Tag Archives: holidays

The Potato Group News

Bamboo Scaffolding: part 3: makes more sense if you have read parts I and 2

How we avoided a Thai jail and . . .did we get home safely?

I arranged a late checkout for one room, asking D to bring all his stuff to my room before noon. Our airport transfer was at 4pm. I Whats App’d a reminder the night before and at 11am . . .miraculously he was nearly ready at 12 and allowed me into his room to help him carry some of his stuff. I was able to flush his loo and put some rubbish into bags so the cleaners didn’t have a fit! . . .how much chaos can a traumatised young person create in 8 days? Then we set off for our last brunch.

Mistake number 1: His anxiety was already rising in anticipation of the long plane journey home. Why did I suggest we tried the café 50yards to the left instead of the one 100 yards to the right, at which we had eaten 2 or 3 times already? When stressed, D becomes more rigid and less able to manage even small changes. He sat at the table, refused all food and drink and put his head down.

Mistake number 2: I should have paid for my order without waiting for it and left. Instead I waited for my food and gave D my room key as he stomped off back to the hotel. After eating, I hurried back, asked for a second room key and spotted D head down skulking in a corner of the lobby. I put my remaining Thai Baht on the table beside him and encouraged him to order a snack or drink. I went back to the room saying – ‘come up for a shower when you want’. No eye contact, not even a grunt.

Fascination with weapons and fear: Since I met my son, aged 4 years, D has had a fascination with weapons. Developmental trauma and insecure attachment, with an avoidant and disorganized pattern, leave D fearful for his own safety (e.g. found alone in a flat by police aged 2y). For years he has kept a symbolic weapon under his mattress, a small wooden Maori spear, later pieces of ‘found’ wood or metal, later still a baseball bat, a machete and a crossbow . . . . . All the latter we confiscated on discovery, facing his rage, on the basis that ‘rage without machete’ is safer than ‘rage with machete’. He quickly discovered that Thai market stalls (where I bought sarongs and elephants) sold a full range of weapons. He told me that during the week he was offered cannabis and an AK47 . . . . . . .a micro moment of positive maturation, he said he declined them. However, he did produce a flick knife, a taser torch, and a metal kosh, which he insisted were legal to transport home in our shared suitcase.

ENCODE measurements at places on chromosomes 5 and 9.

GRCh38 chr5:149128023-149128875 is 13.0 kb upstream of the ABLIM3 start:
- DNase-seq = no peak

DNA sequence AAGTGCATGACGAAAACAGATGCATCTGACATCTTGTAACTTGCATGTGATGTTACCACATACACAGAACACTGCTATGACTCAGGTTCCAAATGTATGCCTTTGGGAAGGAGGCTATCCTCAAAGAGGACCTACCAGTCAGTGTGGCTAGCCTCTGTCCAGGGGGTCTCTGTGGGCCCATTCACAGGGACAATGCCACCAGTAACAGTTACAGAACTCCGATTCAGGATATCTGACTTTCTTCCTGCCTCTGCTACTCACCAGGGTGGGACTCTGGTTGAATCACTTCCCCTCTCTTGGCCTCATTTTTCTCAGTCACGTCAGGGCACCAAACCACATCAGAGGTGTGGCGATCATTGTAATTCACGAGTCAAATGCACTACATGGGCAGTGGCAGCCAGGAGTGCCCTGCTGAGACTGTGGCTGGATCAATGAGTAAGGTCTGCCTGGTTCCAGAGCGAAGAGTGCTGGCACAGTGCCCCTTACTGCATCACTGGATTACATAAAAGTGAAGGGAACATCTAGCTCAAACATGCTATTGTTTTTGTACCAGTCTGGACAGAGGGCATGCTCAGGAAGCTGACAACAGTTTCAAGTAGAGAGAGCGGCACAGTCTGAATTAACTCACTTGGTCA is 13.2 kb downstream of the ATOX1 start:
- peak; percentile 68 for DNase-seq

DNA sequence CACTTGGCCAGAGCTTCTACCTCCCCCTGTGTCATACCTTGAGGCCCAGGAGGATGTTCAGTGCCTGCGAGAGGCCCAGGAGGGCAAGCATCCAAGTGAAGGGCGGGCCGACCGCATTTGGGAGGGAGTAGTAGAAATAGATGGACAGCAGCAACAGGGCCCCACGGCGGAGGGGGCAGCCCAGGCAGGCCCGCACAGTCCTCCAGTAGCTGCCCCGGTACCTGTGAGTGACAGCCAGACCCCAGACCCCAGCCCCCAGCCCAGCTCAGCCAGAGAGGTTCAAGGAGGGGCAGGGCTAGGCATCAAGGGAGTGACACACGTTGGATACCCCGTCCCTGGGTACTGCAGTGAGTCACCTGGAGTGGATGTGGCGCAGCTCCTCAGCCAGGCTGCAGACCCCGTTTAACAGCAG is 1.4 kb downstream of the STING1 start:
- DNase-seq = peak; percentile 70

D skillfully places me in no-win situations regularly. Do I refuse to pack them and risk the inevitable meltdown with him destroying the hotel room and/or storming off and missing our non-transferable flight, or showing adolescent to parent violence to me leading to arrest by Thai police, or do I pack them and face arrest at the airport? I packed them. We shared one small check-in suitcase and each had hand luggage.